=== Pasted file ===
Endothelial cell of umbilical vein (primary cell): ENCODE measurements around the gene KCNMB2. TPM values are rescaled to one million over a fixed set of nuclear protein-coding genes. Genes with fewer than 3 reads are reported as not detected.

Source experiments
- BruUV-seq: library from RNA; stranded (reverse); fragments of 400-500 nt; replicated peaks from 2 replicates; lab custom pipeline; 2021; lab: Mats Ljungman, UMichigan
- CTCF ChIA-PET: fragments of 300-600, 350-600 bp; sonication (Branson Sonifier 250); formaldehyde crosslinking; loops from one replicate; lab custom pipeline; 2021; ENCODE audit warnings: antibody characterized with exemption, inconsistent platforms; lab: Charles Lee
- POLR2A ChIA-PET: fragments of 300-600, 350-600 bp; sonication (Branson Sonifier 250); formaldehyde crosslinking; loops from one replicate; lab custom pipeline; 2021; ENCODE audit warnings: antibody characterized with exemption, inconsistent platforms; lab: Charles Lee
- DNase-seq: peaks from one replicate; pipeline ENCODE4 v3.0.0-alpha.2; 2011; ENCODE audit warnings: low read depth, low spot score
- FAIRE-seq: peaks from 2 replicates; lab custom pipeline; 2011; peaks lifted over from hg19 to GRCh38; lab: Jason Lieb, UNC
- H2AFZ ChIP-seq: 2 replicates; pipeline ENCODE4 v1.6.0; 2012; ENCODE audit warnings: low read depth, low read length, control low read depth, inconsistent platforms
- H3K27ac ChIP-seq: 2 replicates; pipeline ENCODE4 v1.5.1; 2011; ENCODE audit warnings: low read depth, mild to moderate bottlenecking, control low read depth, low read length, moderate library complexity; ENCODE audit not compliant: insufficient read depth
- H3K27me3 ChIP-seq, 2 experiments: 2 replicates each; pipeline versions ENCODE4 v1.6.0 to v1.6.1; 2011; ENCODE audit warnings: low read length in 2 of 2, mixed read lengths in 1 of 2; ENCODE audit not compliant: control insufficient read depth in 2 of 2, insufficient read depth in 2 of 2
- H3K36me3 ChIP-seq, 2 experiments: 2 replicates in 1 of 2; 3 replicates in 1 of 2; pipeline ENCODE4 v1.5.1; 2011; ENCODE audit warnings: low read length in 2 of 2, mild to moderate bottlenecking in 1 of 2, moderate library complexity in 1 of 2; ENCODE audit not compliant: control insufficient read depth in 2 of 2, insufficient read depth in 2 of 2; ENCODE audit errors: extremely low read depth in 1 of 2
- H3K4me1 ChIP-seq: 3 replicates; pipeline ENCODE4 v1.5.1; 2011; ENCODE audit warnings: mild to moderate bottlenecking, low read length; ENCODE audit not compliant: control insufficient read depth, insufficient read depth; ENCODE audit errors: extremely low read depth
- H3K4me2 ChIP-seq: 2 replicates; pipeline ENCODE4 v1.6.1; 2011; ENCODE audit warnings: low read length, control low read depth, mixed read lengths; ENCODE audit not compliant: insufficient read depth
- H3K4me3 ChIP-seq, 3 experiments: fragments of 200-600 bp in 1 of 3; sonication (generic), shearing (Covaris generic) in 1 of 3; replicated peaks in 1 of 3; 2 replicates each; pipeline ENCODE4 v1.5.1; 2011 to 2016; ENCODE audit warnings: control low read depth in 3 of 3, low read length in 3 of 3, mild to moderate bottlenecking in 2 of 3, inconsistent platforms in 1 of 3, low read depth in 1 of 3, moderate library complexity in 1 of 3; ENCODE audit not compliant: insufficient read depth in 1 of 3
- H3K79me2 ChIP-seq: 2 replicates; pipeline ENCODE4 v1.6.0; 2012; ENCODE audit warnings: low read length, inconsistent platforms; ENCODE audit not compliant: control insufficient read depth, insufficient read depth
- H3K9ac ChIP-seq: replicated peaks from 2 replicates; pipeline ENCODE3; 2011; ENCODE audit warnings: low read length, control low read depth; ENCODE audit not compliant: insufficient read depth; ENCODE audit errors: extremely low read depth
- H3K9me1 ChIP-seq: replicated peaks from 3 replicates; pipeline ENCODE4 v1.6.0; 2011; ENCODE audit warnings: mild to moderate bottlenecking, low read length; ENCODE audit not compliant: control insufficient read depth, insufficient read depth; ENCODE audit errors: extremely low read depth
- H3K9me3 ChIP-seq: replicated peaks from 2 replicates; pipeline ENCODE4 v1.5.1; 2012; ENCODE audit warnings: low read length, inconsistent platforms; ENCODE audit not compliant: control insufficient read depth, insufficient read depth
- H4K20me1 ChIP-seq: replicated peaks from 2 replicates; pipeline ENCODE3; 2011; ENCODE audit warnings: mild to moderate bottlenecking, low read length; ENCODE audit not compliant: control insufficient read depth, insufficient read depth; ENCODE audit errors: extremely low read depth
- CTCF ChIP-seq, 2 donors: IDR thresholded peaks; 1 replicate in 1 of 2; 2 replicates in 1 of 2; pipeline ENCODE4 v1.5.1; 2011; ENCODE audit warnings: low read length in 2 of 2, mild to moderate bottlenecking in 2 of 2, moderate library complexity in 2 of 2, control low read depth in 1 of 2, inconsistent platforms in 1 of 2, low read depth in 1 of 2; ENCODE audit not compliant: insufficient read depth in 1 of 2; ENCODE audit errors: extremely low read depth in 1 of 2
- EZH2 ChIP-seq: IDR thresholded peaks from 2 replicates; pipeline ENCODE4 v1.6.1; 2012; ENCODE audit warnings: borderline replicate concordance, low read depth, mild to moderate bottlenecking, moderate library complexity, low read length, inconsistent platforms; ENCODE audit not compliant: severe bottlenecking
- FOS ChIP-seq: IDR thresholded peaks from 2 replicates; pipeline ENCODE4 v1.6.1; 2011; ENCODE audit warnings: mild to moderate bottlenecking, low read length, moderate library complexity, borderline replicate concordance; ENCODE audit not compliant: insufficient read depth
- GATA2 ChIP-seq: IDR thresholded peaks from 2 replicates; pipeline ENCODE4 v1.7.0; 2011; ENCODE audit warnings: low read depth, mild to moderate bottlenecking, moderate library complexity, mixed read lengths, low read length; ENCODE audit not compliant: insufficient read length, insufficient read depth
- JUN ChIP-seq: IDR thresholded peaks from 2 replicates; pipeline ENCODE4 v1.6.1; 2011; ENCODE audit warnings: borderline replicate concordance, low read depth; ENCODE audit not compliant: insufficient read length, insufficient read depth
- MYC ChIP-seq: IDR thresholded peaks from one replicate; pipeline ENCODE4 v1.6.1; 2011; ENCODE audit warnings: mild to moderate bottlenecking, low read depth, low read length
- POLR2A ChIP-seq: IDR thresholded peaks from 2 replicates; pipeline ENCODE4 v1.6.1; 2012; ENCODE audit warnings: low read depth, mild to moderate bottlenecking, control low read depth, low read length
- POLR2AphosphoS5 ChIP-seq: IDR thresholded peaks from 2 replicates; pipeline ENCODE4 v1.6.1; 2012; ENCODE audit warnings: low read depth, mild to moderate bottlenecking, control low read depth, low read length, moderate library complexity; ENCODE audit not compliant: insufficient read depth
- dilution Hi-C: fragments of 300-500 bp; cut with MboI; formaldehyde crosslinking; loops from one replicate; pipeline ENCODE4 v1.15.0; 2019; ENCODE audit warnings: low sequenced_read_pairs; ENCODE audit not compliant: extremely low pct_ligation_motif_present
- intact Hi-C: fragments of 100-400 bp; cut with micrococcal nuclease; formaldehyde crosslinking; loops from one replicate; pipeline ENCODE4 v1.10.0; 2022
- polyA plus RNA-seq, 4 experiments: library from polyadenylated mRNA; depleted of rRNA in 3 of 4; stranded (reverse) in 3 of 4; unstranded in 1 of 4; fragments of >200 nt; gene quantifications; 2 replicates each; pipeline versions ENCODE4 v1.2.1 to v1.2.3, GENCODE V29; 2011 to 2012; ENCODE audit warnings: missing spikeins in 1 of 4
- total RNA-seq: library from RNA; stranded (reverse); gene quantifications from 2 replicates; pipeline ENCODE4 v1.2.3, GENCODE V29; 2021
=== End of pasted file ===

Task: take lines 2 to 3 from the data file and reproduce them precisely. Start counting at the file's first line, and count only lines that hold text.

Source experiments
- BruUV-seq: library from RNA; stranded (reverse); fragments of 400-500 nt; replicated peaks from 2 replicates; lab custom pipeline; 2021; lab: Mats Ljungman, UMichigan